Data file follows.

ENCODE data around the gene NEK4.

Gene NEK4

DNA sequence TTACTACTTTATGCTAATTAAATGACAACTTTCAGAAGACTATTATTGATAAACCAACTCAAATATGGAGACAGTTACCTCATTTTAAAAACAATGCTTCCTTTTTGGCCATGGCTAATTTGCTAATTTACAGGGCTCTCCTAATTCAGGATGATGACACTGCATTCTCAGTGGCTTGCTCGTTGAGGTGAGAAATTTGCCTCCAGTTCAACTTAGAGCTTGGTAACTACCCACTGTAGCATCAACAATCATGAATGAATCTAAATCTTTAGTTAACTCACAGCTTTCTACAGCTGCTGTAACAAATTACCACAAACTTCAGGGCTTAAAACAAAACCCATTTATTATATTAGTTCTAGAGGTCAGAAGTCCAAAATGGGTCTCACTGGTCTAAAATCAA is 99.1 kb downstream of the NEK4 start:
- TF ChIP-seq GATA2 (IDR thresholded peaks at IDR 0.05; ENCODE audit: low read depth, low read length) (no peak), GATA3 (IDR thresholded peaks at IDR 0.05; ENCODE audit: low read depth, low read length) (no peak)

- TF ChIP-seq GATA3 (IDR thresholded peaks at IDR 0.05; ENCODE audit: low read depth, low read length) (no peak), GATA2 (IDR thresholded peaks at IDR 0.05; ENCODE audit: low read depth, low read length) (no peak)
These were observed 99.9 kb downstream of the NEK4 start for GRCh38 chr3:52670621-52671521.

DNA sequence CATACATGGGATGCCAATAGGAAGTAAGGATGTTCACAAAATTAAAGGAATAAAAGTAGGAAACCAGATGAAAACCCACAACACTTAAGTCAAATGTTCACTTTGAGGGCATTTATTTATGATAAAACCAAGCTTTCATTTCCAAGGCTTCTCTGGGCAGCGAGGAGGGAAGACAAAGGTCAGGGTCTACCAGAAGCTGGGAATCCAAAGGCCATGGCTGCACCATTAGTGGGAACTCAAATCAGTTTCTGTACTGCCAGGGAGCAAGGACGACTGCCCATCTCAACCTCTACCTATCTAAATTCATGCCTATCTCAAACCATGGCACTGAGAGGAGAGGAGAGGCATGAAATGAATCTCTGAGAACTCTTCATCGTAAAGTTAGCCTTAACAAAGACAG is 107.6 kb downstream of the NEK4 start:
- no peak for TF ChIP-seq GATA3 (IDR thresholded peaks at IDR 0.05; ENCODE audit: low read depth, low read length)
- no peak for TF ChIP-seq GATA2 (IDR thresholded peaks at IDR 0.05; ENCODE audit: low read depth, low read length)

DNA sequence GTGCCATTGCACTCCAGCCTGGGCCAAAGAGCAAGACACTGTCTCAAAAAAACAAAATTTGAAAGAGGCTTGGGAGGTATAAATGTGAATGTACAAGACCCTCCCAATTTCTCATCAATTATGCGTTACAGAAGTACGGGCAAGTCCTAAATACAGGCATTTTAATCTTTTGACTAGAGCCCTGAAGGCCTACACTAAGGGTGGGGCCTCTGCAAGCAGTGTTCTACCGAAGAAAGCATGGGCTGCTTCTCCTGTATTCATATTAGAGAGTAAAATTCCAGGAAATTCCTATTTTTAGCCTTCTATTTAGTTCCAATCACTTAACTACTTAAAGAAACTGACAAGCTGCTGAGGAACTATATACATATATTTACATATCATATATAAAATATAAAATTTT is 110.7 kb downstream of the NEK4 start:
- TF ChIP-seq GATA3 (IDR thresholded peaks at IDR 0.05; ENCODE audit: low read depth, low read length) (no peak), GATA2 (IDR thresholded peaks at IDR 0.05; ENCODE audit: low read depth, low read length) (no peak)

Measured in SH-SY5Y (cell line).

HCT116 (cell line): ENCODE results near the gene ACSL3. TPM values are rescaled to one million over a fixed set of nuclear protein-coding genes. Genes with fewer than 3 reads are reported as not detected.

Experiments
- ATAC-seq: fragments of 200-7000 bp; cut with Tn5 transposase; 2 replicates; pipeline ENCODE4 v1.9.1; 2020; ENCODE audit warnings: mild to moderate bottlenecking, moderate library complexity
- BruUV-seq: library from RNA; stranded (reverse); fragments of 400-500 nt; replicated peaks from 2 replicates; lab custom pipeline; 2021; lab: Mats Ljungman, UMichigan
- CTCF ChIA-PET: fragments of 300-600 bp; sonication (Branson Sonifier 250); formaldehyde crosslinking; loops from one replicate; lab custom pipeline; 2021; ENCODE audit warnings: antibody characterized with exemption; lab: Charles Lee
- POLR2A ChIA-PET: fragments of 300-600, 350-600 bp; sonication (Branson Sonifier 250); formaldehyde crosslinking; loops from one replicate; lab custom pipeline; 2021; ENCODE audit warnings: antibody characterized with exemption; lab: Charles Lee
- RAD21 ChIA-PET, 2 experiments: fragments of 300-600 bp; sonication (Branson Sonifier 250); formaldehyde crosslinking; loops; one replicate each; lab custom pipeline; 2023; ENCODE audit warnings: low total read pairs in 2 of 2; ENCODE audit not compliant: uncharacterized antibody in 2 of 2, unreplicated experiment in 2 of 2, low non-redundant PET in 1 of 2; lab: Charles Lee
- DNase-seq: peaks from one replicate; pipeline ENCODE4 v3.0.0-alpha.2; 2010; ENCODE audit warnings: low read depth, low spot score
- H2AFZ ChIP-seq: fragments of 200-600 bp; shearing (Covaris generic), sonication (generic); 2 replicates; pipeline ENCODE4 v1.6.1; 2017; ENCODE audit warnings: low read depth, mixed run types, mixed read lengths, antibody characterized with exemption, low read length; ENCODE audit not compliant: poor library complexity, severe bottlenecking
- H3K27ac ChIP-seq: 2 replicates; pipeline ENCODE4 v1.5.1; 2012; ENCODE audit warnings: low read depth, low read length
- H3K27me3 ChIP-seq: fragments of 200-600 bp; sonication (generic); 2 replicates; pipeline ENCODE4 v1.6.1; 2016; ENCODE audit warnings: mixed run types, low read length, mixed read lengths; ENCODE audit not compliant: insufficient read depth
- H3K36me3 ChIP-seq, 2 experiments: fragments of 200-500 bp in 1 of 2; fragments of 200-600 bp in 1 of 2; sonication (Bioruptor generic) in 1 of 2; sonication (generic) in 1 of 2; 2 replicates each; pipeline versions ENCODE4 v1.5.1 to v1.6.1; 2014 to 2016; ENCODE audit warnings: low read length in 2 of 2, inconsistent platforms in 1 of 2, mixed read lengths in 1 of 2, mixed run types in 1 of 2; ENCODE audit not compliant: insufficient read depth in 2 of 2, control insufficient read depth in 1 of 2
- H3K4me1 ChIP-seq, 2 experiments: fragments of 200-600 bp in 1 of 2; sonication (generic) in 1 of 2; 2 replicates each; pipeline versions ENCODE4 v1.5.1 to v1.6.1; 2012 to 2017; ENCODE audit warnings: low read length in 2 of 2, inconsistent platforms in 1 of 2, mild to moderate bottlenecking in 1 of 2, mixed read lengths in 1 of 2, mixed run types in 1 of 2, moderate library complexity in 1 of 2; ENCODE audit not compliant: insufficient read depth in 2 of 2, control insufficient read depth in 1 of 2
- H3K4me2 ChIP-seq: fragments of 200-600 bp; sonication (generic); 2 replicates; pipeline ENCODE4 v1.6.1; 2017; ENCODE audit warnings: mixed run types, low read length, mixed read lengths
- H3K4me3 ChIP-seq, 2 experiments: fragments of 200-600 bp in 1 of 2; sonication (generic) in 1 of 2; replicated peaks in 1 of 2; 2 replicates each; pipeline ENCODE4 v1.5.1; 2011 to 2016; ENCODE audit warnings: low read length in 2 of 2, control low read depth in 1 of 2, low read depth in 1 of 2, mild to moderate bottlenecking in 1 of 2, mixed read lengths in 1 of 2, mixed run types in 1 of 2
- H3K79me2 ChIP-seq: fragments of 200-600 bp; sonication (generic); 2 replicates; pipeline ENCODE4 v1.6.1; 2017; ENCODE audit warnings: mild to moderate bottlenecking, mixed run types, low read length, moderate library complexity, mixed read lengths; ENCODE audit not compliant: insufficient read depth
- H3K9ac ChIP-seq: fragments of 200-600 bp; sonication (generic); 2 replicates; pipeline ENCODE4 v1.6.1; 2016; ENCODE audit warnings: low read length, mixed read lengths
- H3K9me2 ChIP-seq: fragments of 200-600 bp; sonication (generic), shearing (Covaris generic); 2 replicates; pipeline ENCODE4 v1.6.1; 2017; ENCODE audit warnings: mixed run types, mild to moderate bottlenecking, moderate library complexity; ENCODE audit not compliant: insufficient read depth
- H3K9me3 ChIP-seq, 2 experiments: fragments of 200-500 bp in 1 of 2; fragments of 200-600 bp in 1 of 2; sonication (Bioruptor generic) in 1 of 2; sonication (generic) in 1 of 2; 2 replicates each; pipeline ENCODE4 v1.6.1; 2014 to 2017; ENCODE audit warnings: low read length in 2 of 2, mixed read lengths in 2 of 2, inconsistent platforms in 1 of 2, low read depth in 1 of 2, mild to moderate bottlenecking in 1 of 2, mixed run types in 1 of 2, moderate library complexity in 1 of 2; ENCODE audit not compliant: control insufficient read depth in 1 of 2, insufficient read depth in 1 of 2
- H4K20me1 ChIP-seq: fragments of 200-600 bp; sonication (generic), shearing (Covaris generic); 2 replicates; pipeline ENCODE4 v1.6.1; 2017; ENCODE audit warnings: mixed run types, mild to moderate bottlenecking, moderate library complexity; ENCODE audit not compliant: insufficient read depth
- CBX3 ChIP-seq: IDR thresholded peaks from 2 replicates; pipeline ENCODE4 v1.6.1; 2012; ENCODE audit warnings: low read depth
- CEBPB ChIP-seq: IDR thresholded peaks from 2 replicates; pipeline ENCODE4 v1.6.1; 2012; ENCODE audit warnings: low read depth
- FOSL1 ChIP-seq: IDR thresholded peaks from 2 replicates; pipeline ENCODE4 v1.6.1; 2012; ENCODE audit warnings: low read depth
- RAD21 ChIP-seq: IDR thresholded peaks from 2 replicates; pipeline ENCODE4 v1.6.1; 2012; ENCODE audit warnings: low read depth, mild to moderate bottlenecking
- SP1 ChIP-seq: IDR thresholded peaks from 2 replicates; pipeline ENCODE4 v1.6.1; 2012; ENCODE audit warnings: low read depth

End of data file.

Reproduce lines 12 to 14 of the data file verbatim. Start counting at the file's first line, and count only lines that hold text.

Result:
Measured in SH-SY5Y (cell line).

HCT116 (cell line): ENCODE results near the gene ACSL3. TPM values are rescaled to one million over a fixed set of nuclear protein-coding genes. Genes with fewer than 3 reads are reported as not detected.

Experiments